In the Dear John letter Daddy left for Mother and me, on a Saturday afternoon in early June 1996, on the inlaid Florentine table in the front entry of our house, which we found that night upon returning from a day spent in the crème-colored light of Neiman's, Daddy wrote that he was leaving us because Mother was crazy, and because she'd driven me crazy in a way that perfectly suited her own insanity.
In a memoir studded with delicious lines and unforgettable set pieces, Robert Leleux describes his East Texas boyhood and coming of age under the tutelage of his eccentric, bewigged, flamboyant, and knowing mother.
Left high and dry by Daddy and living on their in-laws' horse ranch in a white-pillared house they can't afford, Robert and Mother find themselves chronically low on cash. Soon they are forced into more modest quarters, and as a teenaged Robert watches with hilarity and horror, Mother begins a desperate regimen of makeovers, extreme plastic surgeries, and finally hairpiece epoxies---all calculated to secure a new, wealthy husband.
Mother's strategy takes her, with Robert in tow, from the glamorous environs of the Neiman Marcus beauty salon to questionable surgery offices and finally to a storefront clinic on the wrong side of Houston. Meanwhile, Robert begins his own journey away from Mother and through the local theater's world of miscast hopefuls and thwarted ambitions---and into a romance that surprises absolutely no one but himself.
Written with a warmth and a wicked sense of fun that lighten even the most awful circumstances, The Memoirs of a Beautiful Boy is a sparkling debut.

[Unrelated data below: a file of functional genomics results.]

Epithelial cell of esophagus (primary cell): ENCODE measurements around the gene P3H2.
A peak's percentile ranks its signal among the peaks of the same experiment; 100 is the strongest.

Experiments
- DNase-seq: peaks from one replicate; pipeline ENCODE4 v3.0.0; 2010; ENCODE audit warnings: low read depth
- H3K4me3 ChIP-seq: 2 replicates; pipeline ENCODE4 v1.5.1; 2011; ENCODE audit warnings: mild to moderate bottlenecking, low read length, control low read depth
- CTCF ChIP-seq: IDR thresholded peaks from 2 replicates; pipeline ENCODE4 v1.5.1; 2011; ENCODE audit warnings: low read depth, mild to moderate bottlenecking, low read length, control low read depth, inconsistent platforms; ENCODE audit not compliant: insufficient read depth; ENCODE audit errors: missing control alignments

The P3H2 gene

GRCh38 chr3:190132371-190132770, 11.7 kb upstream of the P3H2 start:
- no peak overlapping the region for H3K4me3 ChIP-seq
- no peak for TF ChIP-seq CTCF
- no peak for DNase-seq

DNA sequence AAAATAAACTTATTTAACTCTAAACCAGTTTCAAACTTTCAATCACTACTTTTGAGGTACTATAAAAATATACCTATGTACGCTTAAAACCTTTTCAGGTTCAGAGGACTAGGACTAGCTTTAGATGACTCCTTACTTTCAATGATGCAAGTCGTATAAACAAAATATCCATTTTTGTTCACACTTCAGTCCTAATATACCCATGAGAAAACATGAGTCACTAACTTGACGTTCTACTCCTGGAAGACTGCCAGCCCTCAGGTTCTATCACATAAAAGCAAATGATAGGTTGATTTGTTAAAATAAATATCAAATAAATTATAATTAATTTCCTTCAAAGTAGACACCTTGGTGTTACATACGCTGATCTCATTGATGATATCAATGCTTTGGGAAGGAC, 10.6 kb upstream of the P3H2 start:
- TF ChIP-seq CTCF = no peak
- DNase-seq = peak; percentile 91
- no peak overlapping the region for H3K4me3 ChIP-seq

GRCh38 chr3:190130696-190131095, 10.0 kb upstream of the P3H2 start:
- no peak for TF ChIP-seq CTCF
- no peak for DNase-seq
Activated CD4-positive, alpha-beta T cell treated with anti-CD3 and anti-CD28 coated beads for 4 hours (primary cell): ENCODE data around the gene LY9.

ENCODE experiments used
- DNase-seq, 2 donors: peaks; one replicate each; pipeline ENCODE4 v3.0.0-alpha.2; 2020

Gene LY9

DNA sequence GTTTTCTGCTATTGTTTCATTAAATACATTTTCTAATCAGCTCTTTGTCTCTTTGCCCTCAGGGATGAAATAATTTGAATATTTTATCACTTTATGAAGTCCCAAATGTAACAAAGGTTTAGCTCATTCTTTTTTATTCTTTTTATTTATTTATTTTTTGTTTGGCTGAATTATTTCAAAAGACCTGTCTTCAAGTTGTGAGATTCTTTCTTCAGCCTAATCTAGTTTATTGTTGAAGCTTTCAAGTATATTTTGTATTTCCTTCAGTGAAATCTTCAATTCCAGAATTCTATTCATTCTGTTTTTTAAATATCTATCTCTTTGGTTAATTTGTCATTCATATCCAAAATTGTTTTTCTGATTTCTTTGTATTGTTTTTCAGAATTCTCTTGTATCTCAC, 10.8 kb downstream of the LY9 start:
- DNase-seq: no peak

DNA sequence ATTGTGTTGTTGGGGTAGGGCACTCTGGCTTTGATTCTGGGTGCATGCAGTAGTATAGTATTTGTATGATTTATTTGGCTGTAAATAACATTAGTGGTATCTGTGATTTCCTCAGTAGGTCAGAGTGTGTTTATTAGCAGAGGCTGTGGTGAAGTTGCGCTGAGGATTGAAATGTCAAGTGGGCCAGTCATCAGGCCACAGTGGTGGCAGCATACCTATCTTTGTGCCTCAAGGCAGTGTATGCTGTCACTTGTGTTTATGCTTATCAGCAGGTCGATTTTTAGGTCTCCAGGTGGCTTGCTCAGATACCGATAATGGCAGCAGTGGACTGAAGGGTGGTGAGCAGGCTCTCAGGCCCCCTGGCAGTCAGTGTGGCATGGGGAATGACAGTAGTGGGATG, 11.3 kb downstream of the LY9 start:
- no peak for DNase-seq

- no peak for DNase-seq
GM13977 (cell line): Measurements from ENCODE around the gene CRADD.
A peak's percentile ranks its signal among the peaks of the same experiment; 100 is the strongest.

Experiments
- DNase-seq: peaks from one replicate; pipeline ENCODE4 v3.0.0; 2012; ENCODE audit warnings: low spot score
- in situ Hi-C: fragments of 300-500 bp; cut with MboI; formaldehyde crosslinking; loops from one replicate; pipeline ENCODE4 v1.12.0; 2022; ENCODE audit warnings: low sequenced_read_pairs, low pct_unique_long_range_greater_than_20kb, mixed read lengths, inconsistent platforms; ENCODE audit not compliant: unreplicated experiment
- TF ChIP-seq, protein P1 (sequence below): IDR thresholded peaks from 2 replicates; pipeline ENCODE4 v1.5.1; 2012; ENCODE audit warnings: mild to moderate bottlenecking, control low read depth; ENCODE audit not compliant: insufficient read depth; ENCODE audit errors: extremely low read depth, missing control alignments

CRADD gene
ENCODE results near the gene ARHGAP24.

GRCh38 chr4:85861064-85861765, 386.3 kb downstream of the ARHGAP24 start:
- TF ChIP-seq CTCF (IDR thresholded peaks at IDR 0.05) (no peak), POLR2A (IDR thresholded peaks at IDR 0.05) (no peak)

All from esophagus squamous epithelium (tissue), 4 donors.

Teacher, freelance writer and first-time author Leleux proves he's already a master of the snappy one-liner and the improbably hilarious in this rollicking, bitter-sweet (emphasis on the bitter) coming-of-age memoir. Featuring a larger-than life mother addicted to shopping and surgical makeovers, Leleux admits to having "tilted" the story so that it "reads better (as in funnier, or happier) than it was lived"; still, it's a rocky trip that obviously required a highly evolved sense of humor to get through (fortunately, Leleux makes himself as big a target as his extravagant mother). Beginning with his father's abandonment when Leleux was 17, the author traces the erratic aftermath in the home of his desperate mom, whose plan to remarry rich leads her to pursue a risky and exorbitant series of surgical enhancements, turning inside-out Leleux's hope that "the end of marriage would be only the beginning of plastic surgery and happy new lives." In the meantime, Robert meets and unexpectedly falls in love with Michael Leleux, learning for the first time that he's gay and, further, that his mom has already known. Not for the timid, this laugh-out-loud tale of dysfunction and discovery is a compulsively readable treat; any fan of Augusten Burroughs or David Sedaris owes it to themselves to pick it up.